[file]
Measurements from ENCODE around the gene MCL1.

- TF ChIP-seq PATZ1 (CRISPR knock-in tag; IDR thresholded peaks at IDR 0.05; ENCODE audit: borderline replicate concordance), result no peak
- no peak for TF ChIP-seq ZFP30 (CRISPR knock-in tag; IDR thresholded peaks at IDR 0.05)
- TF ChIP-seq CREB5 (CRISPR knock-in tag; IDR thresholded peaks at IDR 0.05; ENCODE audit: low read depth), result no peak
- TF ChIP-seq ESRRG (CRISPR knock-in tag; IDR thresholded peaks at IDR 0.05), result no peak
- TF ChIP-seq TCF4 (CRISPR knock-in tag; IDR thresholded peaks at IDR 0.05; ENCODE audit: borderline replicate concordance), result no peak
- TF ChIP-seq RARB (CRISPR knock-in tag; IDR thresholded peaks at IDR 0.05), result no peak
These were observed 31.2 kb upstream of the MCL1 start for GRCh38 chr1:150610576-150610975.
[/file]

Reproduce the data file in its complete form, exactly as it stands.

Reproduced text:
Measurements from ENCODE around the gene MCL1.

- TF ChIP-seq PATZ1 (CRISPR knock-in tag; IDR thresholded peaks at IDR 0.05; ENCODE audit: borderline replicate concordance), result no peak
- no peak for TF ChIP-seq ZFP30 (CRISPR knock-in tag; IDR thresholded peaks at IDR 0.05)
- TF ChIP-seq CREB5 (CRISPR knock-in tag; IDR thresholded peaks at IDR 0.05; ENCODE audit: low read depth), result no peak
- TF ChIP-seq ESRRG (CRISPR knock-in tag; IDR thresholded peaks at IDR 0.05), result no peak
- TF ChIP-seq TCF4 (CRISPR knock-in tag; IDR thresholded peaks at IDR 0.05; ENCODE audit: borderline replicate concordance), result no peak
- TF ChIP-seq RARB (CRISPR knock-in tag; IDR thresholded peaks at IDR 0.05), result no peak
These were observed 31.2 kb upstream of the MCL1 start for GRCh38 chr1:150610576-150610975.